LAMusicMagazine: There are many talented artists ready to be signed right now, and there are many artists with the potential to be signed. I know you’ve managed several artists, including Trouble Andrew, who you currently represent. I know there is an Artist Development department that assists with songs, producers, and administration which you have also participated. How is this process initiated or determined outside of the ability to draw large crowds and stage presence?

PAULA MOORE: There is not one solid answer to this. Artist Development can be long road for both the talent and executive. The process from discovery to the business action of signing an artist can be complicated and sometimes frustrating, there are so many factors involved. I do believe there is room for a sector of the business to focus on artist development that goes beyond signing to label. We are doing that right now with Trouble Andrew; he is an emerging artist that has been signed before by a major label; now he is doing different deals with distributors, brands, and other labels to expand his music and audience as well as diversifying his business endeavors. Trouble Andrew has 23 apparel and accessory products coming out with multiple brands this year that will include his music promoted with the sales of his designs. There are many ways for an artist to develop their careers now, regardless of being signed. Artists have to be committed to working hard for themselves, and not rely on any one entity to take their career to the next level.

LAMusicMagazine: You seem to have a genuine interest in helping both the artists and the scouts seeking the artists. In college, your primary interest was business and psychology with a strong interest in music. I can see the logic of studying business administration with starting your company, but how does psychology come into play when dealing with unsigned bands and future A&R representatives?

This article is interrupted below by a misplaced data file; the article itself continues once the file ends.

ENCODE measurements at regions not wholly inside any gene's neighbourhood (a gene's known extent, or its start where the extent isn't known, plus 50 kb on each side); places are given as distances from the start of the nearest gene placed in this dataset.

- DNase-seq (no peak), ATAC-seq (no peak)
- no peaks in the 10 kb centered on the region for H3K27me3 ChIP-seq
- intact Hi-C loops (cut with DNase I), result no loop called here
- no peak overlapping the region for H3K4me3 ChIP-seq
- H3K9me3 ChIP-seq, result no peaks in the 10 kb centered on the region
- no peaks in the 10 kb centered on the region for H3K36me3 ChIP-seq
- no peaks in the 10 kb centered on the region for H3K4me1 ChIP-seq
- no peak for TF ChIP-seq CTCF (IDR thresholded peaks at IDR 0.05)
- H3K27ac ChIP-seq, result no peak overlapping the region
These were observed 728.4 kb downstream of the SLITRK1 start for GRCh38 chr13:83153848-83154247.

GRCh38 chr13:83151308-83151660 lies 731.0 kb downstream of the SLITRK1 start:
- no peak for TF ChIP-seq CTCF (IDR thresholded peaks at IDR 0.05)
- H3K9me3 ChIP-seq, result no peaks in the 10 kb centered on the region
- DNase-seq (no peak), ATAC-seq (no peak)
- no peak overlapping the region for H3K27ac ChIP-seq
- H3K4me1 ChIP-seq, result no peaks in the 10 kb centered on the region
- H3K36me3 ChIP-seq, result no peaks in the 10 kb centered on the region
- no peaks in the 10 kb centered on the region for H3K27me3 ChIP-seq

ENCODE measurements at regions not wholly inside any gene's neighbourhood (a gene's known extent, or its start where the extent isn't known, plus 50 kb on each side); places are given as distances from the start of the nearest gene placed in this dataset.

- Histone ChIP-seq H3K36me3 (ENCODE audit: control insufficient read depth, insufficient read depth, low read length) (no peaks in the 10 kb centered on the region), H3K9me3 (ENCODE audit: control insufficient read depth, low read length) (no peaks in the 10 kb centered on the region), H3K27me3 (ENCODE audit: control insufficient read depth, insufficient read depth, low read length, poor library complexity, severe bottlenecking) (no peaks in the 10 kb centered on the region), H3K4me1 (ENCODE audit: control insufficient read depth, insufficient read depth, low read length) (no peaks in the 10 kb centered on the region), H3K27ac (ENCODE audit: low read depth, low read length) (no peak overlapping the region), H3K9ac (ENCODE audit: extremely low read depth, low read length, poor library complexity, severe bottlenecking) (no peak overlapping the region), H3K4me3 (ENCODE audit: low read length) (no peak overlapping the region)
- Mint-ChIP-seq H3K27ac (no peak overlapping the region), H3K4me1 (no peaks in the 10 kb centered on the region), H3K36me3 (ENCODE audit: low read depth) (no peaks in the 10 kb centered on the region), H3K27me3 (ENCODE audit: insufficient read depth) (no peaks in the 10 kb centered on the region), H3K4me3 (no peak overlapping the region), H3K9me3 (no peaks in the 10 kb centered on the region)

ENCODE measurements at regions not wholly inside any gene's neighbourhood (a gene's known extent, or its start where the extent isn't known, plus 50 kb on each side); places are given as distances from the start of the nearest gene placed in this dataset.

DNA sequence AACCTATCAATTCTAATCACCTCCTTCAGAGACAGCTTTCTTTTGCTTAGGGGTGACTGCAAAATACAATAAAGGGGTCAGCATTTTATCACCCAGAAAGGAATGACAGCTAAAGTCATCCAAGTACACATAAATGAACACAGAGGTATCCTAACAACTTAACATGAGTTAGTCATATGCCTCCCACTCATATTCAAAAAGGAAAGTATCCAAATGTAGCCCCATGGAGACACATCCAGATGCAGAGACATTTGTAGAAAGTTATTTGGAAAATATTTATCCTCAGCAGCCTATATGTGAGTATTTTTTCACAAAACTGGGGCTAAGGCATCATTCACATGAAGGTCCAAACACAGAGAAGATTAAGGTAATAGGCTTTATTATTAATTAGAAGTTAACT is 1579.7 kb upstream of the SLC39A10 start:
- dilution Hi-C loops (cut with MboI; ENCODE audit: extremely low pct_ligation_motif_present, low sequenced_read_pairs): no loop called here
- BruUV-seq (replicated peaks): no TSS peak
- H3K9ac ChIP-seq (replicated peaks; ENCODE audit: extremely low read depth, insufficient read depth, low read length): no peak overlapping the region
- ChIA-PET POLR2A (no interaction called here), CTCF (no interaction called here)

PAULA MOORE: To me, understanding how to connect with people on an individual basis is essential in growing business relationships. You have to engage to be engaged, and that is a core philosophy for my business practice. Listening to the ideas and expectations of others is key. Psychology is problem solving- understanding human challenges and then providing support to help people achieve their best potential.

LAMusicMagazine: When dealing with A&R scouts, is it true that scouts that gravitate toward rock music tend to be more active in attending live performances by artists?

PAULA MOORE: Yes, I think that rock and all its variations are most accessible for scouts on any given night in any city, and the rock music scene mostly revolves around the live experience.

LAMusicMagazine: I noticed you are quite alluring, and I’m sure you have many admirers. One can only assume that Massive CIA involves a great deal of your time leaving very little time for anything else. Is there a significant other among your hoards of admirers?

PAULA MOORE: Well, it’s hard to make me blush- congratulations Johnathan. [Laughs] I don’t think I’ve ever been asked about my relationship status in an interview, and definitely not framed like that.

LAMusicMagazine: When you can break away for a moment, what do you do to relax and what is your favorite cuisine or dish?

PAULA MOORE: It’s not often that I get to wind down, but when I do it’s all about New Orleans jazz and a good Southern meal. I grew up in Louisiana and Texas, and I am a Southern woman through and through.

LAMusicMagazine: Have you ever had an interest in another career or thought about showbiz?

PAULA MOORE: I always have an interest in expanding my career; I love challenges, learning, and professional growth. As for showbiz, I have enjoyed the process of interviewing artist and celebrities. Altogether I think I’ve done about a hundred interviews and my style was well received. Some of the interesting people I’ve interviewed are Moby, Kiefer Southerland, David Gray, Perry Farrell, Santigold, and Diplo. I could see myself doing more on that end.

LAMusicMagazine: Paula, I want to thank you for your time, and I admire everything about you. Artists and future and present A&R scouts, you need to check out Paula’s company This genius of a woman has just changed the world of music.

By: Johnathan Leonard Mills